Table 1: Issues related to role-play in general
  • ·         Role-play between cross-cultural users may require more preparation or practice than a culturally homogeneous group.
  • ·         Lack of anonymity in face-to-face role-play may prevent engagement.
  • ·         Large group size may cause social inhibition during role-play.
  • ·         Role-play may represent a threatening context for some players to explore cultural issues.
  • ·         Role-play can produce "high cognitive load," particularly for novices.

Table 2: Issues related to game-mediated role-play
  • ·         Conveyance and interpretation of emotional disposition may not be intuitive.
  • ·         Nonverbal behaviors may be difficult to map to physical and graphical control inputs.
  • ·         Fidelity of visual avatars may not be adequate to convey required nonverbal communication in a game-mediated environment.
  • ·         Cross-cultural user populations have culture-specific interpretation for use of color, user preferences, and icons.

The authors then provide the process in which they conducted a pilot, and present the results.  For each scenario a twenty-minute session was created that involved four participants, each having a role in both the live and game-mediated simulation. Both simulations involved “proper Mosque etiquette” where a U.S. Lieutenant was required to obtain information on a person of interest from a Sheikh and his nephew while respecting the environment. Three of the four participants spoke Arabic, while one did not. The live role-play was administered at a mosque, and the other virtually. Another role-player, who acted as a “director,” facilitated the scenario in case more dialogue needed to be added.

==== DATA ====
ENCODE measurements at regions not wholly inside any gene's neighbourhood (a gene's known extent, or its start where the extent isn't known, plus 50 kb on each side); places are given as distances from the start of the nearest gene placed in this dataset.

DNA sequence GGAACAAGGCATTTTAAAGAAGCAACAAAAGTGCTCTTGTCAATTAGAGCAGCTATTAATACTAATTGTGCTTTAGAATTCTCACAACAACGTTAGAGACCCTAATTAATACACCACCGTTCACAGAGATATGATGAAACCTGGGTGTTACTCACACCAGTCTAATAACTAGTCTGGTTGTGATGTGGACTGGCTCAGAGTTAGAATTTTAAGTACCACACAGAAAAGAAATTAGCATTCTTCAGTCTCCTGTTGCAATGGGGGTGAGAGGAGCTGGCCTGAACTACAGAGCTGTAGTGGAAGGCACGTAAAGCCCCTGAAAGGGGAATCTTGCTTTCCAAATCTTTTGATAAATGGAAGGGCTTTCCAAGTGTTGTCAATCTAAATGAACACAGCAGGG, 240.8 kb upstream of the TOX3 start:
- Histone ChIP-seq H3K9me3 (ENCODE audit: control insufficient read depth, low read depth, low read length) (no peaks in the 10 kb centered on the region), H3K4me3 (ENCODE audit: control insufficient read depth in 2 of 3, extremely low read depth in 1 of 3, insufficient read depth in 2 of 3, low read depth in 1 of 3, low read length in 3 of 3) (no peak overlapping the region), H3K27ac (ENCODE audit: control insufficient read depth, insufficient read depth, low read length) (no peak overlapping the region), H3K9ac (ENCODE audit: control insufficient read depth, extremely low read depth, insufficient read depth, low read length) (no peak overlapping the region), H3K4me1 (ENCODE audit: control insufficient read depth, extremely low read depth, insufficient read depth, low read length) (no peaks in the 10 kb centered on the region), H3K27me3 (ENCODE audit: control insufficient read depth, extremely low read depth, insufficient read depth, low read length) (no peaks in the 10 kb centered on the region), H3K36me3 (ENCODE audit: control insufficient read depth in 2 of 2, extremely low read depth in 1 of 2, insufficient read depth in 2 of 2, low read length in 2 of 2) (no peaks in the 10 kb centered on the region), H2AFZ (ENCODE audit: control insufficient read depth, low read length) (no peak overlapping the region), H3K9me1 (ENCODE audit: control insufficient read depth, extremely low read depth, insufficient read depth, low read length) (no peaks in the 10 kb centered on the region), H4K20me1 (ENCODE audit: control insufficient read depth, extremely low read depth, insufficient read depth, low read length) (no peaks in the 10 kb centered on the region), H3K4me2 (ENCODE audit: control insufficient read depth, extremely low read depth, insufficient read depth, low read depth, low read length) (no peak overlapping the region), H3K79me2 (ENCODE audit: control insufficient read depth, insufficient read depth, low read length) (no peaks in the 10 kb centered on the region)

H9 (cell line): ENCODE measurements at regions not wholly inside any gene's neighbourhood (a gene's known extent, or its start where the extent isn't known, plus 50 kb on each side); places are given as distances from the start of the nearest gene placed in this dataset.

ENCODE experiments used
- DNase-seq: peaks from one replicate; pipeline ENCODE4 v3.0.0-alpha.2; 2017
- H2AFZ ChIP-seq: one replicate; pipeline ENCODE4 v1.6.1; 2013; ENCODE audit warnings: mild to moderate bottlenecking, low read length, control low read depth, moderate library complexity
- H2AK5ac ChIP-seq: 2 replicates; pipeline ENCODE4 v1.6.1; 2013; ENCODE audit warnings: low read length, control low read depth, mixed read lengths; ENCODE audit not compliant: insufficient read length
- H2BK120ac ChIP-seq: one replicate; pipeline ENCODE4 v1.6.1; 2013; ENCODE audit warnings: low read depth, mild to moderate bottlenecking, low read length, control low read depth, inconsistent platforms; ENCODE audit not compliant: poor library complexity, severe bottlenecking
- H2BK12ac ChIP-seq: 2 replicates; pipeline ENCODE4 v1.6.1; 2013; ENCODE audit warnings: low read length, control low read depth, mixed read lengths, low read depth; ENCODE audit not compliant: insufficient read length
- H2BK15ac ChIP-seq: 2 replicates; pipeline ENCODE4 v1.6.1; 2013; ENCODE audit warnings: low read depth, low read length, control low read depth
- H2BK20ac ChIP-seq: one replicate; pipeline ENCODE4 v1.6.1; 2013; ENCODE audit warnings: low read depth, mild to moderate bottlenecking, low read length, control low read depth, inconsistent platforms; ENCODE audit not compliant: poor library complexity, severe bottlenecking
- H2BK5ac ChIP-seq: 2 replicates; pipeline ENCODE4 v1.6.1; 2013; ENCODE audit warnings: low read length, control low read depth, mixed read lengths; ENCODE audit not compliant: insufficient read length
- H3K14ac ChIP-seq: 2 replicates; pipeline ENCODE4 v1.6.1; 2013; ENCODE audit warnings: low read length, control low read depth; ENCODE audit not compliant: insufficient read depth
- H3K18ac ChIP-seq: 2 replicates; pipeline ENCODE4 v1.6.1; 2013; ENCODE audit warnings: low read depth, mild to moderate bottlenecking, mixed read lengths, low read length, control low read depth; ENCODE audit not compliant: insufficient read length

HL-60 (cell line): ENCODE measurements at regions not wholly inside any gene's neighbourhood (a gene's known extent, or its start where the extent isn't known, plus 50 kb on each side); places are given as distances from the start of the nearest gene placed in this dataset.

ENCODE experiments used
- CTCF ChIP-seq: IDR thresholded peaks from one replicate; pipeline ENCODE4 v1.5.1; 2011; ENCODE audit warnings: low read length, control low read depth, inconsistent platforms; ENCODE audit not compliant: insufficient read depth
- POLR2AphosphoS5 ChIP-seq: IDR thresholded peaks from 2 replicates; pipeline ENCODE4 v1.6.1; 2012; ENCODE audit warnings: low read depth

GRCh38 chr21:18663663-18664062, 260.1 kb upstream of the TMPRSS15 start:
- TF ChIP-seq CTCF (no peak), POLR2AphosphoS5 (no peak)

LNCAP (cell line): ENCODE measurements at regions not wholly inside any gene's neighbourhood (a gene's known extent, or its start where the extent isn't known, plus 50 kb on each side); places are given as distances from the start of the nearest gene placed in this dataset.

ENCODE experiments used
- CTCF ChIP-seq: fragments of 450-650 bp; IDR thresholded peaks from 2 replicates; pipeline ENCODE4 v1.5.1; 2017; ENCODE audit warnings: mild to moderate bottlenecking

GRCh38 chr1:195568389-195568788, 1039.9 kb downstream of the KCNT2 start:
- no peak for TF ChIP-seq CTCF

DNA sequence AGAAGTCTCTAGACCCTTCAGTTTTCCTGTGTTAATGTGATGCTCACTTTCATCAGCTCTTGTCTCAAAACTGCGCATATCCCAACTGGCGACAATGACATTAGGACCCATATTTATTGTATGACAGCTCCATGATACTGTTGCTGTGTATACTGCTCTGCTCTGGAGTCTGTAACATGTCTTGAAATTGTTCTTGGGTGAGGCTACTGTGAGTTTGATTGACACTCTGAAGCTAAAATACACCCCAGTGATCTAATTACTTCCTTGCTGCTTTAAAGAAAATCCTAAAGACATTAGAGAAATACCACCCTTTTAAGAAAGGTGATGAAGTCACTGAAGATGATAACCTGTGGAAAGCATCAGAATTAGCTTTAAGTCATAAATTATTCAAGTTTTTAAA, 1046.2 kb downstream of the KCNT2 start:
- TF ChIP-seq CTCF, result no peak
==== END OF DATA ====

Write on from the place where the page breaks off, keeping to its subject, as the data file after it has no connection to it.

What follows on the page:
Results from the live role-play concluded that proper preparation is important for successful role-playing. Although it has some limitations, feedback from the game-based role-play resulted in positive reactions, including, engaging, realistic, and appropriate for training in this type of environment.